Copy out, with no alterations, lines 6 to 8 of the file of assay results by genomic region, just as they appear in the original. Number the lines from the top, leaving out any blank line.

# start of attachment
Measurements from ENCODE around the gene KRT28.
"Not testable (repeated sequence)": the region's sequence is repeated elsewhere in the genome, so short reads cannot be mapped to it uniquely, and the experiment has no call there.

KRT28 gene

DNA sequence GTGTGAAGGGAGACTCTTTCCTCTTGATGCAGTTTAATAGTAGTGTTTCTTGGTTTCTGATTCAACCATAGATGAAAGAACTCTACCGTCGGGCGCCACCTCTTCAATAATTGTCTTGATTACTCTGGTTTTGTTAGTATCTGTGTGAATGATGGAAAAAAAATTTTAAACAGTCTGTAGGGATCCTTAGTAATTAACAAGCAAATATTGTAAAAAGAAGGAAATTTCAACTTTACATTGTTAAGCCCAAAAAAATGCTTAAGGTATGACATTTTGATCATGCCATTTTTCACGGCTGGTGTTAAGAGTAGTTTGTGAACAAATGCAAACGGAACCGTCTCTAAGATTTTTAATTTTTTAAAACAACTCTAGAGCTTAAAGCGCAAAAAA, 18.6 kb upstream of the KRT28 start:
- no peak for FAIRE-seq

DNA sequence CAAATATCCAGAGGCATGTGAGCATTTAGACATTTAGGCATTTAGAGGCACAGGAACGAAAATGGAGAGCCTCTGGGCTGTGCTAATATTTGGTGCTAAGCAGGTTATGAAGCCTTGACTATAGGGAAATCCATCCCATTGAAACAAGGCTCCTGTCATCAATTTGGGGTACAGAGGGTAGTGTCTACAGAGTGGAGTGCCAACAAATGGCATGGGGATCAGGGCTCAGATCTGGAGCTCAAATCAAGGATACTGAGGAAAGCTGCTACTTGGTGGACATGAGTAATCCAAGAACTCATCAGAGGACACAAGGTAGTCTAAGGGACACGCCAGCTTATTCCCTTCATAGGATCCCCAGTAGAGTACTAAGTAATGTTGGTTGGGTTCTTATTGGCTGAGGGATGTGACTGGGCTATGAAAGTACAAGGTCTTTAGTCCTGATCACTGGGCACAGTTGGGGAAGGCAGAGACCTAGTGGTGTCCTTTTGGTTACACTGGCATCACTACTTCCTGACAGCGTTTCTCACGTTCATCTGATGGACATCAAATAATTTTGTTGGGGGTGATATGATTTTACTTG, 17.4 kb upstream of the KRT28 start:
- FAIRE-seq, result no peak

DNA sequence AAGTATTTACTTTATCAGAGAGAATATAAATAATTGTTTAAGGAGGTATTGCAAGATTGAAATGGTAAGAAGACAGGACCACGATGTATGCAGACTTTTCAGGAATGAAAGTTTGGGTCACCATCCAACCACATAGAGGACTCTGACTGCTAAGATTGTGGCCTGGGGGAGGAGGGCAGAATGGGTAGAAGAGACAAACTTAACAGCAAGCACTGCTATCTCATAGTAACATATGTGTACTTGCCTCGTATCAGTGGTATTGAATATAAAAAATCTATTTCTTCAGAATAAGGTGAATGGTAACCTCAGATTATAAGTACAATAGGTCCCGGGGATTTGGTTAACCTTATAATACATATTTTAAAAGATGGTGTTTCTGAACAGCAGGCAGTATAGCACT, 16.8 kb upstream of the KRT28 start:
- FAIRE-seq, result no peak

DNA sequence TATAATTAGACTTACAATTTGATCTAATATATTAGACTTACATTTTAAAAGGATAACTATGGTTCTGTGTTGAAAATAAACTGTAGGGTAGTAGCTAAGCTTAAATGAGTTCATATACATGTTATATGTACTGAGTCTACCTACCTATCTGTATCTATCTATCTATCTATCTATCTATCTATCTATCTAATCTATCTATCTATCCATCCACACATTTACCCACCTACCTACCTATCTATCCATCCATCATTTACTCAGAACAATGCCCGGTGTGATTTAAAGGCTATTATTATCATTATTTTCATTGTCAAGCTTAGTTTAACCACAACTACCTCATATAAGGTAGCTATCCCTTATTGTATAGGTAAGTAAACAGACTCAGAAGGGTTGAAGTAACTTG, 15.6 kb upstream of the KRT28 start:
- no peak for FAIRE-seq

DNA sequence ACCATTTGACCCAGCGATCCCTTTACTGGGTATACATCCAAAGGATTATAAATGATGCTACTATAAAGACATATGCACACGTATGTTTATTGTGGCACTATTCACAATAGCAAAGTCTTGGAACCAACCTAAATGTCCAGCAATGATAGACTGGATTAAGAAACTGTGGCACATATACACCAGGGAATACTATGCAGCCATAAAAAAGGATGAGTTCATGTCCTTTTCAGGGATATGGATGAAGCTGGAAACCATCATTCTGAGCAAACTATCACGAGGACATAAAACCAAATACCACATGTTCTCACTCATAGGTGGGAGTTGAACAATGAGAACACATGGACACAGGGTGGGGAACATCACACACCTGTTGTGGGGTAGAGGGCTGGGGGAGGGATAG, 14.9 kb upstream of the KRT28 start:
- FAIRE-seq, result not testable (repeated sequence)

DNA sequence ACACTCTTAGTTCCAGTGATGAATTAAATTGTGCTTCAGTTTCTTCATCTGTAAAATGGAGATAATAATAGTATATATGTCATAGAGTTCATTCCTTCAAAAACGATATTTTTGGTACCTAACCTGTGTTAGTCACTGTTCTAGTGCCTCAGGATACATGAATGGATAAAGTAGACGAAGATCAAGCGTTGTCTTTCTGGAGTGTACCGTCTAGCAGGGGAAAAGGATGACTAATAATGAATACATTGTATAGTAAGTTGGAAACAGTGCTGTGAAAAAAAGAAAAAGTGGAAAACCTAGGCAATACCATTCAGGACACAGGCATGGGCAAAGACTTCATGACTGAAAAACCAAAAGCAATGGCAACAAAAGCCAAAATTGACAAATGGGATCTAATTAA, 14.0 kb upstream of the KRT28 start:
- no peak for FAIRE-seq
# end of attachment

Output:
DNA sequence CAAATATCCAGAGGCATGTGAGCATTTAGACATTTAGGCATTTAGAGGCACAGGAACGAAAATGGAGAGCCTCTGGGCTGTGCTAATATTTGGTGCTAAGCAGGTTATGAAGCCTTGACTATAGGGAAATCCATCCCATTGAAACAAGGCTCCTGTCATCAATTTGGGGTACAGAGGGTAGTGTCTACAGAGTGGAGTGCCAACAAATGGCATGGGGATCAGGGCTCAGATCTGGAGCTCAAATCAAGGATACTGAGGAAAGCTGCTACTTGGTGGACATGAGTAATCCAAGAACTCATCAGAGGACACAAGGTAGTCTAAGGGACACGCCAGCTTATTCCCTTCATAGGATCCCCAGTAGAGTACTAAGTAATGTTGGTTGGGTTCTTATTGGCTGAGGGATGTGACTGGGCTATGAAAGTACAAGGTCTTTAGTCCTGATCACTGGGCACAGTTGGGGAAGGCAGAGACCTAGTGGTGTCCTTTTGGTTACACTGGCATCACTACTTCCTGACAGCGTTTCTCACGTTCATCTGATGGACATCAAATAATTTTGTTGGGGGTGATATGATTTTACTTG, 17.4 kb upstream of the KRT28 start:
- FAIRE-seq, result no peak

DNA sequence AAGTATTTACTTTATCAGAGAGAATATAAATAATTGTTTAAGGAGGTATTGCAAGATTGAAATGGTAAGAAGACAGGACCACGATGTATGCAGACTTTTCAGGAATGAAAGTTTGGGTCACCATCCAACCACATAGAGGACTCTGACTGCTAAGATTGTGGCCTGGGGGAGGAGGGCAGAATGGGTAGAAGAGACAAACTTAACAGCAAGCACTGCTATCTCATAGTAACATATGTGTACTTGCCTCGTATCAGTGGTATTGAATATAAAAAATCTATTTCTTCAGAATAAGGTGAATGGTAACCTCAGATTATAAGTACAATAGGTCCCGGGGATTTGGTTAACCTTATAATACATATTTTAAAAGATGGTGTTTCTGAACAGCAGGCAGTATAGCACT, 16.8 kb upstream of the KRT28 start: